In the first installment, you learned about three marketing tactics worth testing in your market, if you’re not already. In true Zeigarnik Effect fashion, I kept you guessing until this post, where we detail the final four of our ‘Marketing Secrets They Don’t Want You to Know.’
To recap, the first three secrets are:
- The Zeigarnik Effect
- Social Proof
With that, let’s move on…
There are two things that cause us to act. The first is to gain something we want. The second is triggered by the fear of losing something we have. Scarcity actually plays on both.
We’re more likely to take action to prevent from losing something we already have, than we are likely to take action to gain something we do not yet have. In this case, we’re typically referring to access; or the ability to own something. Threaten to yank that ability away and a quiet audience can turn into an angry mob.
Stack onto this the idea that what you’re about to take away is what your audience has been clamoring for in one fell swoop using scarcity.
Keep in mind that false scarcity is easy to spot and can kill an offer, so only call upon the scarcity angle if they’re only really are 100 more, or the offer ends this weekend, etc.
Just remember that we always want what we can’t have.
5. Short, pithy, concise, easy to read
Less is more.
Everyone gets too much email.
Has too many choices.
You get the idea.
6. Hypercharge Your Verbs
Another challenge of communicating to folks who live in the post-Internet world is that they’ve seen it all before, they’re not easily impressed and that makes standing out all the more difficult.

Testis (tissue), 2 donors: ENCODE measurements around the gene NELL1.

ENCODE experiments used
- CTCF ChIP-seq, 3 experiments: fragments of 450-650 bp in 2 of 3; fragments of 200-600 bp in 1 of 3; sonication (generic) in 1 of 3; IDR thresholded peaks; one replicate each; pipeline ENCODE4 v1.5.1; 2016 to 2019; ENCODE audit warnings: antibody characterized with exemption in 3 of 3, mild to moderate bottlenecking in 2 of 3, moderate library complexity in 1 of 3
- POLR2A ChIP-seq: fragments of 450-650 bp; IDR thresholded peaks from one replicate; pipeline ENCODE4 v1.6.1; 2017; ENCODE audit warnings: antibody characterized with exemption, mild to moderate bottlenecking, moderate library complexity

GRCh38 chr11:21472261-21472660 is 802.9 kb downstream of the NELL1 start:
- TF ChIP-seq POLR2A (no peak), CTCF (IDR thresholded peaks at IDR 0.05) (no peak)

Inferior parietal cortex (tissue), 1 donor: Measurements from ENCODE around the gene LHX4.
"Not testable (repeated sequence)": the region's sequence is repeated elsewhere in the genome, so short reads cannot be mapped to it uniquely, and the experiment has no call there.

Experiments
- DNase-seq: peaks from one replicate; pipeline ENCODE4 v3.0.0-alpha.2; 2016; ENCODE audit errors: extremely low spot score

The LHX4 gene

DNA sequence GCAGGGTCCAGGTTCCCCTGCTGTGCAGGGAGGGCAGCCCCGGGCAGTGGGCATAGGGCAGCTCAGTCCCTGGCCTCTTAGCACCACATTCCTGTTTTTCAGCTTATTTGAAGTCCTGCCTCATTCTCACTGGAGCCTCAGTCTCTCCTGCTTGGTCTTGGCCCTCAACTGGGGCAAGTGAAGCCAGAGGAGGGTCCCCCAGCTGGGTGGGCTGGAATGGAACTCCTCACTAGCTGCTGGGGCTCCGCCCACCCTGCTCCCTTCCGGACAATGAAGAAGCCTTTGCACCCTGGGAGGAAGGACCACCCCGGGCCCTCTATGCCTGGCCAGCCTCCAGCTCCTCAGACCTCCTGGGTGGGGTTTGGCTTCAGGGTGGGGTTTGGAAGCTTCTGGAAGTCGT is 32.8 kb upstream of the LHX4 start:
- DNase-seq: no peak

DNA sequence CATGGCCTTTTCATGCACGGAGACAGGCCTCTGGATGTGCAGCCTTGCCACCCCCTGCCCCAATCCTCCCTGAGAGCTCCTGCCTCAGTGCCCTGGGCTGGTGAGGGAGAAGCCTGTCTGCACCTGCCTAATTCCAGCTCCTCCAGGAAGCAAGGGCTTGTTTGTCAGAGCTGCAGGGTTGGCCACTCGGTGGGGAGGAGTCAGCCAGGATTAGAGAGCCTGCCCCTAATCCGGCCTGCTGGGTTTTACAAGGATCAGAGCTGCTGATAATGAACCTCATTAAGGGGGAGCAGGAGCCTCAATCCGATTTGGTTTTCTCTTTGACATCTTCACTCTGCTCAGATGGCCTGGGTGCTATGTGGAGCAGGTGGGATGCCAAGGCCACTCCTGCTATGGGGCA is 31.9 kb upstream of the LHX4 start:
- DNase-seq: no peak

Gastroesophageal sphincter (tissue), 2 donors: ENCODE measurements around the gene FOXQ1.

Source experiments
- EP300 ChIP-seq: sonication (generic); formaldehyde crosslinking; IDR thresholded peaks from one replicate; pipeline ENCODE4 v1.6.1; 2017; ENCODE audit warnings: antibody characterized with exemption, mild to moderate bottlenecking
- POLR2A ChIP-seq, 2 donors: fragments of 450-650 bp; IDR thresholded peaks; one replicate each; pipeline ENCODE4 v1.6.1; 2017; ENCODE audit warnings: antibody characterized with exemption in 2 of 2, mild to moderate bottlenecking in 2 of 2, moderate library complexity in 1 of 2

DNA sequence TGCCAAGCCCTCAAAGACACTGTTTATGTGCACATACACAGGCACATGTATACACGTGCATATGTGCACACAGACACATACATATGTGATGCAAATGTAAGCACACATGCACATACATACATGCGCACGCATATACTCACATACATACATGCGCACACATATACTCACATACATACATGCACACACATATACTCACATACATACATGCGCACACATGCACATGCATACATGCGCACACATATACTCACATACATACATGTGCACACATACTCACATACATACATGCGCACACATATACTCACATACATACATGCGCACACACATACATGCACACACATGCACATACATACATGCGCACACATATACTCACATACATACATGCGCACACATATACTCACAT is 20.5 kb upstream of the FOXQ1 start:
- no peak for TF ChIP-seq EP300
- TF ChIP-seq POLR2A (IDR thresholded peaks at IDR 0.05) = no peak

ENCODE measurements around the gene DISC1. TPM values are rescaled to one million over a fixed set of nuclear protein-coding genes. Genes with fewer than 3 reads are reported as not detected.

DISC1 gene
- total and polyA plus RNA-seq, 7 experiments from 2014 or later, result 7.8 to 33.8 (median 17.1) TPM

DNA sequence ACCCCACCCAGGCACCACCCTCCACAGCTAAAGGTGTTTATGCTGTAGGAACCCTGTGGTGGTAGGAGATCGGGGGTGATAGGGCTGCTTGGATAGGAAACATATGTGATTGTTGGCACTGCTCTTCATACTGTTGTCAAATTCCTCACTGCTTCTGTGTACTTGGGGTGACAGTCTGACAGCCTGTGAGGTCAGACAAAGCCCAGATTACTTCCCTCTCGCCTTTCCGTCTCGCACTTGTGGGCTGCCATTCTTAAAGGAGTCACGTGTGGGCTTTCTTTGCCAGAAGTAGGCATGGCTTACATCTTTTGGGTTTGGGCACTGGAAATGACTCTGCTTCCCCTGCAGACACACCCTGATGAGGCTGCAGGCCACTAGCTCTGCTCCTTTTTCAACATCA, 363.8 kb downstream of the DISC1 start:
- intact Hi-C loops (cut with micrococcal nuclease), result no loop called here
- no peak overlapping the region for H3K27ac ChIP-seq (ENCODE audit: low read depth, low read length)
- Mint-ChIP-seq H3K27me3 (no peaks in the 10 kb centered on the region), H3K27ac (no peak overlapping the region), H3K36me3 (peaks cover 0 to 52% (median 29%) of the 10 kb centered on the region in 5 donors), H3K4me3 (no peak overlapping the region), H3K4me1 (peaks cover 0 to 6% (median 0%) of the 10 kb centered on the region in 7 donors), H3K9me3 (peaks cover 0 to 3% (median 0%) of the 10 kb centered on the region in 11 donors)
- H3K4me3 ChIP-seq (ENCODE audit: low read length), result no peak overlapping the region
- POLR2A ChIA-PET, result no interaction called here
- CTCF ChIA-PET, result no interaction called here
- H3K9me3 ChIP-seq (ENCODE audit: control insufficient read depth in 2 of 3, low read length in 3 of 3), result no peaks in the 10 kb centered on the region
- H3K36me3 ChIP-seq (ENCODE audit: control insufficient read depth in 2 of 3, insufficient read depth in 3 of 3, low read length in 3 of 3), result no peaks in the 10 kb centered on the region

The macro concept that I’m not going to dive into in this post is that storytelling matters (but you should already know this.) If you’re stammering around in search of the single tactic that will make your narrative more engaging, it may just be to hypercharge your verbs.
Novices often fall prey to laziness, piling on adjectives and repeating boring verbs, so don’t be that guy. Try stripping your writing of adjectives, focusing on verbs to deliver the grit and gusto.
To illustrate, take the statement, “He walked down the street.” Now substitute “walk” with “scrambled” or “bolted” or “stammered” and the imagery of the narrative shifts.
7. Speak Directly To Them
“Remember that a person’s name is to that person the sweetest and most important sound in any language” — Dale Carnegie
You’ve tirelessly researched to know the perfect demographics and preferences of your buyer persona, so now it’s time to speak directly to her!
Speak to one person – define that person, even give him or her a name and at every marketing touchpoint, address this person directly and specifically. Now, imagine how she would respond and react to each touch. We’ll call our imaginary prospect, Nancy.
A step in gaining Nancy’s trust is by accurately describing her pain points. She feels you “get” her, which is powerful, but just a start.
Now talk to Nancy’s hopes, fears and ambitions, the things that matter and play off of her sensibilities.
Clinical corporate speak is detrimental, not just because it’s bland and boring by nature, but because it doesn’t actually appeal to anyone… and certainly not Nancy! However, everybody has casual conversations with their closest friends. So draw Nancy in by having a casual – and personal – exchange with her.
Personal communications tend to be informal, so if you can slide into that segment of your customer’s brain, all while using some of the other six techniques I’ve covered; you’ll be on your way to becoming a memorable personality and endearing brand that stands out from all of the noise.